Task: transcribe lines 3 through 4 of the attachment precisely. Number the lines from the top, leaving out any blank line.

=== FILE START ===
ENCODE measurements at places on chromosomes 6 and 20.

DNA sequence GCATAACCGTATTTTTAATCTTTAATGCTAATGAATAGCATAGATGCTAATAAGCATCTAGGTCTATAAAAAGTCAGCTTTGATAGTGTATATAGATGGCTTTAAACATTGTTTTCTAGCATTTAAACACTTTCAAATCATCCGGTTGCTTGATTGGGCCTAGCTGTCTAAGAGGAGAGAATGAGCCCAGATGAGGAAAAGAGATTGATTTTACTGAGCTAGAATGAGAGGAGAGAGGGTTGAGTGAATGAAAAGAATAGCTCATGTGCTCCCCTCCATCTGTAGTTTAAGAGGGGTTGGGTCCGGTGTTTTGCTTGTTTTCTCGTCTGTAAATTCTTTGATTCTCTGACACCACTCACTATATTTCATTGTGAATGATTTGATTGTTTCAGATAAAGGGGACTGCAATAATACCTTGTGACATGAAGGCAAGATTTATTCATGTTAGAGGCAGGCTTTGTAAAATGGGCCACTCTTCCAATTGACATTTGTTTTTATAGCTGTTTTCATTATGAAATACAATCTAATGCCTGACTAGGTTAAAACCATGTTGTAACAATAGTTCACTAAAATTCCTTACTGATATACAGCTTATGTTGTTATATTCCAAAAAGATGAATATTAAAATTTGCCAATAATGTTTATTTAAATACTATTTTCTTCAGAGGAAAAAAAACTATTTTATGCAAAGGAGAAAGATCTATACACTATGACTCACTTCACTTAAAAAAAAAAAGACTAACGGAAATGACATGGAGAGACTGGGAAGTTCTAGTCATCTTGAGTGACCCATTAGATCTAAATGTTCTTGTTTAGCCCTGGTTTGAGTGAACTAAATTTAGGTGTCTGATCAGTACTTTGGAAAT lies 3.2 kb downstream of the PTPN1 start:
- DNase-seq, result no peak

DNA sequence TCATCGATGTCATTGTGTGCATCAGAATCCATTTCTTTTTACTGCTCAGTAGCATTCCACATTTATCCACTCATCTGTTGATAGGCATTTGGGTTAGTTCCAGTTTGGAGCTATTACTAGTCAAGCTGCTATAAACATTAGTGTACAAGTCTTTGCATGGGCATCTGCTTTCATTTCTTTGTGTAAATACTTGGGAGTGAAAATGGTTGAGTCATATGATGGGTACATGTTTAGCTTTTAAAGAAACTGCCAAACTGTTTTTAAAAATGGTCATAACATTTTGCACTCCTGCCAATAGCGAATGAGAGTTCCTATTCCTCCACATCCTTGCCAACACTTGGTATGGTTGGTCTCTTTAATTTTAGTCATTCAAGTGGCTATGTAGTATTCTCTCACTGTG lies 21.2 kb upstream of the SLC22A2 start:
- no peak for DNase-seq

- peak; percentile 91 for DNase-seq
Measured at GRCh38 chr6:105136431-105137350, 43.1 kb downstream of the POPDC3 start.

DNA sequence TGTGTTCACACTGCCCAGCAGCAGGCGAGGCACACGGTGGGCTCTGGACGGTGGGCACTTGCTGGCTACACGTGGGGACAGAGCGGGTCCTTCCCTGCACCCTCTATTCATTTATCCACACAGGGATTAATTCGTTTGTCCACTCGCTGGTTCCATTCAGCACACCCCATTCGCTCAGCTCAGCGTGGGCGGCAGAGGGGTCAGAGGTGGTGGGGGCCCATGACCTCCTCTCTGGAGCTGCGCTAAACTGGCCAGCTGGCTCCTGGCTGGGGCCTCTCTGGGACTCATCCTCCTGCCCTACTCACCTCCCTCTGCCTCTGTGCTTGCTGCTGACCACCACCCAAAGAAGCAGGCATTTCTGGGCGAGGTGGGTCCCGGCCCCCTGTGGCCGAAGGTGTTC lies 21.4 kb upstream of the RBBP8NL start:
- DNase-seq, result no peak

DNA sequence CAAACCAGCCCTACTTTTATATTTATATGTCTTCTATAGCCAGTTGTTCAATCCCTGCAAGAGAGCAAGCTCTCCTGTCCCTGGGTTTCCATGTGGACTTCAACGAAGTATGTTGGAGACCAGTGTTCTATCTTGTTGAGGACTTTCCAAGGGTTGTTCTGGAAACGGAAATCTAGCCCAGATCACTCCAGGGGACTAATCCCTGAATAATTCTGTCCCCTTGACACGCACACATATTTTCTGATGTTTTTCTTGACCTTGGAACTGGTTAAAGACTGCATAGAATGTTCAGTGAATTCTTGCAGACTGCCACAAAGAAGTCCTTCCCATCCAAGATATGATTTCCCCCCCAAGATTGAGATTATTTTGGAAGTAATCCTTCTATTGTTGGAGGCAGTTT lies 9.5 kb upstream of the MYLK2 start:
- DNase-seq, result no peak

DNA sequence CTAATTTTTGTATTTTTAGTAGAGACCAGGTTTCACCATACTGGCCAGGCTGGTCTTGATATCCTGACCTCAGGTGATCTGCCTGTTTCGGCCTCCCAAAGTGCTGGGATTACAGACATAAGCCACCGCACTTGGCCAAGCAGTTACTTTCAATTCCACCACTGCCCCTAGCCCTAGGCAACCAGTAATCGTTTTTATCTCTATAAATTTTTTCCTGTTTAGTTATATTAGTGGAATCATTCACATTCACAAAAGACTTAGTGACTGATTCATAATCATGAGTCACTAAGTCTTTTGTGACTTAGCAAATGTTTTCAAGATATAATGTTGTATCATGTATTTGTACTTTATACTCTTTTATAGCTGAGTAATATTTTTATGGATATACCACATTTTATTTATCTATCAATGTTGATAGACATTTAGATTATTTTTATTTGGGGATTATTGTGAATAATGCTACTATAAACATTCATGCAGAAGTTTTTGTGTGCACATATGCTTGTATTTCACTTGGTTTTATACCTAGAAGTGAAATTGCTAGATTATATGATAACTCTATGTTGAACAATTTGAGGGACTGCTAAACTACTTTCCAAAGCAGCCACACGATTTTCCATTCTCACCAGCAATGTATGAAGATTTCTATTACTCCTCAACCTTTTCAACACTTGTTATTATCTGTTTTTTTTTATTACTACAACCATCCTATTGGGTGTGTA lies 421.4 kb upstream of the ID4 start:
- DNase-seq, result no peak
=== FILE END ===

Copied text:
- DNase-seq, result no peak

DNA sequence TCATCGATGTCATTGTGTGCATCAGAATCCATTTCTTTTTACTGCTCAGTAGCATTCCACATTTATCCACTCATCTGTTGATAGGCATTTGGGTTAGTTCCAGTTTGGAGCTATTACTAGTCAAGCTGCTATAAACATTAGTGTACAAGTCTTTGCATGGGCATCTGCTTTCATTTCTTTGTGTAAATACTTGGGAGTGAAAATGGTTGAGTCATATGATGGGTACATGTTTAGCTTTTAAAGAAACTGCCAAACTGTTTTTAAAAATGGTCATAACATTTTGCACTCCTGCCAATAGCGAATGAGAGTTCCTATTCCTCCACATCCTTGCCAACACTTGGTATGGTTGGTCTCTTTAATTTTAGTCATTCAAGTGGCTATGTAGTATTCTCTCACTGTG lies 21.2 kb upstream of the SLC22A2 start: